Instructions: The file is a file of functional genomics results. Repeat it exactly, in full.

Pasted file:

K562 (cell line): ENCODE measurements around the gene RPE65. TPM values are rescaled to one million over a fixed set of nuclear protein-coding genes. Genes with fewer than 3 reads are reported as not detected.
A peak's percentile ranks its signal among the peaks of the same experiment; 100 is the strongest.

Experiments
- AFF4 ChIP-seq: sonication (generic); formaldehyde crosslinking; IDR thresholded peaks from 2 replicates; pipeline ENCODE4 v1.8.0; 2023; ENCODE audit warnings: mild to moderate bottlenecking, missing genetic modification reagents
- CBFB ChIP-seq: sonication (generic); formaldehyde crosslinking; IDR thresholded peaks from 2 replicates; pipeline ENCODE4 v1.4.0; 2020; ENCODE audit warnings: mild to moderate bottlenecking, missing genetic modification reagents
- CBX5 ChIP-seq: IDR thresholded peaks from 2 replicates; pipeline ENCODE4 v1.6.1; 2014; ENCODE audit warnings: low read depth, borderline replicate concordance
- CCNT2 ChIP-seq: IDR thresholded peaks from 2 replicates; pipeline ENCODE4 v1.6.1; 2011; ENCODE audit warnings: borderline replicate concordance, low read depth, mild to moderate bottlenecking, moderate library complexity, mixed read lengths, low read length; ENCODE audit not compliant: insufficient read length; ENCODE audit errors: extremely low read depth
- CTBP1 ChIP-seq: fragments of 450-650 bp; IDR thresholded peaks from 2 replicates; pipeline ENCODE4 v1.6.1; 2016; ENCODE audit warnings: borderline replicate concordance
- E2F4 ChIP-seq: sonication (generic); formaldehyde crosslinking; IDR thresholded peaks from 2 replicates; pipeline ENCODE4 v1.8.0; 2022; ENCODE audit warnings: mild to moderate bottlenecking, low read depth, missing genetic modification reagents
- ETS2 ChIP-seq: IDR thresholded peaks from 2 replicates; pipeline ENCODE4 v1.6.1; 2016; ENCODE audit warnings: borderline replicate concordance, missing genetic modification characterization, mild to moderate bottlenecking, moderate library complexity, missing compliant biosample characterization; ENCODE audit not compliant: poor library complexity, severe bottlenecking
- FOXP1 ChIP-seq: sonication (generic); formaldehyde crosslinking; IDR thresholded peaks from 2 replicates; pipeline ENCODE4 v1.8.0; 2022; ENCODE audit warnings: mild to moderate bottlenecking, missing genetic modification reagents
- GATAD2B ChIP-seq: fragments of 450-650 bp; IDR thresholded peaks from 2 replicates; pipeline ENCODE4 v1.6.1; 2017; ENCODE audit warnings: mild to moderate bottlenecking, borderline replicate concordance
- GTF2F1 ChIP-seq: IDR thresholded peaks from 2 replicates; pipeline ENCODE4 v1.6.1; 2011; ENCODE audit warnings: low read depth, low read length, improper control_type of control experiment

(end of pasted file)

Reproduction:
K562 (cell line): ENCODE measurements around the gene RPE65. TPM values are rescaled to one million over a fixed set of nuclear protein-coding genes. Genes with fewer than 3 reads are reported as not detected.
A peak's percentile ranks its signal among the peaks of the same experiment; 100 is the strongest.

Experiments
- AFF4 ChIP-seq: sonication (generic); formaldehyde crosslinking; IDR thresholded peaks from 2 replicates; pipeline ENCODE4 v1.8.0; 2023; ENCODE audit warnings: mild to moderate bottlenecking, missing genetic modification reagents
- CBFB ChIP-seq: sonication (generic); formaldehyde crosslinking; IDR thresholded peaks from 2 replicates; pipeline ENCODE4 v1.4.0; 2020; ENCODE audit warnings: mild to moderate bottlenecking, missing genetic modification reagents
- CBX5 ChIP-seq: IDR thresholded peaks from 2 replicates; pipeline ENCODE4 v1.6.1; 2014; ENCODE audit warnings: low read depth, borderline replicate concordance
- CCNT2 ChIP-seq: IDR thresholded peaks from 2 replicates; pipeline ENCODE4 v1.6.1; 2011; ENCODE audit warnings: borderline replicate concordance, low read depth, mild to moderate bottlenecking, moderate library complexity, mixed read lengths, low read length; ENCODE audit not compliant: insufficient read length; ENCODE audit errors: extremely low read depth
- CTBP1 ChIP-seq: fragments of 450-650 bp; IDR thresholded peaks from 2 replicates; pipeline ENCODE4 v1.6.1; 2016; ENCODE audit warnings: borderline replicate concordance
- E2F4 ChIP-seq: sonication (generic); formaldehyde crosslinking; IDR thresholded peaks from 2 replicates; pipeline ENCODE4 v1.8.0; 2022; ENCODE audit warnings: mild to moderate bottlenecking, low read depth, missing genetic modification reagents
- ETS2 ChIP-seq: IDR thresholded peaks from 2 replicates; pipeline ENCODE4 v1.6.1; 2016; ENCODE audit warnings: borderline replicate concordance, missing genetic modification characterization, mild to moderate bottlenecking, moderate library complexity, missing compliant biosample characterization; ENCODE audit not compliant: poor library complexity, severe bottlenecking
- FOXP1 ChIP-seq: sonication (generic); formaldehyde crosslinking; IDR thresholded peaks from 2 replicates; pipeline ENCODE4 v1.8.0; 2022; ENCODE audit warnings: mild to moderate bottlenecking, missing genetic modification reagents
- GATAD2B ChIP-seq: fragments of 450-650 bp; IDR thresholded peaks from 2 replicates; pipeline ENCODE4 v1.6.1; 2017; ENCODE audit warnings: mild to moderate bottlenecking, borderline replicate concordance
- GTF2F1 ChIP-seq: IDR thresholded peaks from 2 replicates; pipeline ENCODE4 v1.6.1; 2011; ENCODE audit warnings: low read depth, low read length, improper control_type of control experiment